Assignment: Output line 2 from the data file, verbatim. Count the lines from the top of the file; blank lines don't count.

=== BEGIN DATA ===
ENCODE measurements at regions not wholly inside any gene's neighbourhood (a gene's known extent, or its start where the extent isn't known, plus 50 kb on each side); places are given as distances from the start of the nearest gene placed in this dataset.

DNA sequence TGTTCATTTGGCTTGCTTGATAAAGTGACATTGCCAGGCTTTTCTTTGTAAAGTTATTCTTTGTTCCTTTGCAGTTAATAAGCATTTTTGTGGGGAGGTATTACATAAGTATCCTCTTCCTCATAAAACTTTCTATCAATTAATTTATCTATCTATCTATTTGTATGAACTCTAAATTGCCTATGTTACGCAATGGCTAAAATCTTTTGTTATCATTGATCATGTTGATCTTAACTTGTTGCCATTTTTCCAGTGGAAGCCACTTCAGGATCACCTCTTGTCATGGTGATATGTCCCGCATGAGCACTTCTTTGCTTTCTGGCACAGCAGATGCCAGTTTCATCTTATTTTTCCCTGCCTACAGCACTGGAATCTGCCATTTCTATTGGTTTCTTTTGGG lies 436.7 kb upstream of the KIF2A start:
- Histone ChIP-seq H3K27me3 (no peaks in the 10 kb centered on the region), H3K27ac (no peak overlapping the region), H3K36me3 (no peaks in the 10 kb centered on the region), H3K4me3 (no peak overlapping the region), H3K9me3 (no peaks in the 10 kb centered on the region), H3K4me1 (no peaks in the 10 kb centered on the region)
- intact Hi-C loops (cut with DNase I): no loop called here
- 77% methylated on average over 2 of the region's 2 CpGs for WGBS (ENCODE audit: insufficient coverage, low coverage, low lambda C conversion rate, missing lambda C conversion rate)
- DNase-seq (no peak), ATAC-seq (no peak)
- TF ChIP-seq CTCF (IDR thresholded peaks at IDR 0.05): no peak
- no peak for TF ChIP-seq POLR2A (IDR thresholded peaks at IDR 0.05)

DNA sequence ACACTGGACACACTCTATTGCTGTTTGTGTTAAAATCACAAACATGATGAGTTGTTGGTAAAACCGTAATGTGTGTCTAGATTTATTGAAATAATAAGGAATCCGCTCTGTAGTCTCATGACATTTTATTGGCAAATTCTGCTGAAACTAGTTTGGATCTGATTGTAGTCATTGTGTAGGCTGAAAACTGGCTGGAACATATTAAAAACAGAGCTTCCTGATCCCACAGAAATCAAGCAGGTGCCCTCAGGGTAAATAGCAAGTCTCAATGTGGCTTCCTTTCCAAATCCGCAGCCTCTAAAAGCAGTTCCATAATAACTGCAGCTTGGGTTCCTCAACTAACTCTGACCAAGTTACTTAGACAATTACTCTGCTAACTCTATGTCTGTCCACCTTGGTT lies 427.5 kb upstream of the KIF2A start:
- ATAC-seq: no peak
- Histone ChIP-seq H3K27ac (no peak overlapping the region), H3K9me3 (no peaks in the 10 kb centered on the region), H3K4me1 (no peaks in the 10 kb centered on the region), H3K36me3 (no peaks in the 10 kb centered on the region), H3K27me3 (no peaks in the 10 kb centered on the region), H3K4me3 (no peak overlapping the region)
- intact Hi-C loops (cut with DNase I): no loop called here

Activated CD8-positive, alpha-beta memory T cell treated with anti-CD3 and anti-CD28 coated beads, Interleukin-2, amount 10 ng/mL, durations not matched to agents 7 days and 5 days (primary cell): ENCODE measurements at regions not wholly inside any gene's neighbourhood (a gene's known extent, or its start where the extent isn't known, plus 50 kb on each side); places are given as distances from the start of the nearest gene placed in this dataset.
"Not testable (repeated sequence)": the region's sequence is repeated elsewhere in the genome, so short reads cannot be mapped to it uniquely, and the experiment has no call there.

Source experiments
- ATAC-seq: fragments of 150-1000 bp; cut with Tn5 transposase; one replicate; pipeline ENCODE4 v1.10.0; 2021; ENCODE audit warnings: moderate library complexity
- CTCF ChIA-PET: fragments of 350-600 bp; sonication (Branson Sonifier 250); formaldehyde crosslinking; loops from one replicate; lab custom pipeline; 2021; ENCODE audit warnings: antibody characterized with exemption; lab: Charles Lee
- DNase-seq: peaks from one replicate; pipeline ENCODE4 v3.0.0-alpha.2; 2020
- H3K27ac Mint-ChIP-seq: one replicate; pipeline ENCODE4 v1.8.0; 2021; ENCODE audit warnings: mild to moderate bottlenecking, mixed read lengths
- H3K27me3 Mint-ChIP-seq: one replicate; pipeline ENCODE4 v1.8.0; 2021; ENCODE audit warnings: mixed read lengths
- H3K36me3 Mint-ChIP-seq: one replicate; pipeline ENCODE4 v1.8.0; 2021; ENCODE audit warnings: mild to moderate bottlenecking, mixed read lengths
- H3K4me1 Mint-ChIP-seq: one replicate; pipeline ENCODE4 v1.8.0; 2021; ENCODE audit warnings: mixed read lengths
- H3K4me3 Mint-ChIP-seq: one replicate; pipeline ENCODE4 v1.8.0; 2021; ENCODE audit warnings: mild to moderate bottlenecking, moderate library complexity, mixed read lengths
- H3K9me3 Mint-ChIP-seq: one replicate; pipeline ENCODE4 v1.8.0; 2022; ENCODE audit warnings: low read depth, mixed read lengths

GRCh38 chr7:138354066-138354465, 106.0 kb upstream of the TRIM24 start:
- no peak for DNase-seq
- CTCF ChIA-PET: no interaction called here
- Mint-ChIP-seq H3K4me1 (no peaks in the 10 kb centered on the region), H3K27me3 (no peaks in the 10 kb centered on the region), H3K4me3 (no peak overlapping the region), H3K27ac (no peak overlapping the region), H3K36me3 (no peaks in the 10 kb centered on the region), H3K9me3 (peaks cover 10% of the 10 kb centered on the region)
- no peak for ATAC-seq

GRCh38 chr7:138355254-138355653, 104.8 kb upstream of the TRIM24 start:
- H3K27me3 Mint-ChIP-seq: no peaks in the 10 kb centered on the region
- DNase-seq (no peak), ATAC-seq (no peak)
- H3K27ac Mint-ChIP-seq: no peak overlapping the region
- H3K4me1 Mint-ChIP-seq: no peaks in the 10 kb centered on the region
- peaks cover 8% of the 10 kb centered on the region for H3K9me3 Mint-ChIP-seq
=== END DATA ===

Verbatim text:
DNA sequence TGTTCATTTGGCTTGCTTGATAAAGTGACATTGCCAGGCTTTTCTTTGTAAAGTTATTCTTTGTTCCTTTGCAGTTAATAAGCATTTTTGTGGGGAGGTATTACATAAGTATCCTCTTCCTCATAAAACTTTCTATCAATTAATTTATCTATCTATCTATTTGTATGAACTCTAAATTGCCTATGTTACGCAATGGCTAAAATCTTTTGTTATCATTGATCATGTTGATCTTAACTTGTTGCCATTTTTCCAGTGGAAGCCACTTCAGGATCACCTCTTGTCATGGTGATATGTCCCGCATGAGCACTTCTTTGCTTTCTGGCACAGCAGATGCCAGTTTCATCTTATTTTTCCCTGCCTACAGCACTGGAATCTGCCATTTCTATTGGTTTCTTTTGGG lies 436.7 kb upstream of the KIF2A start: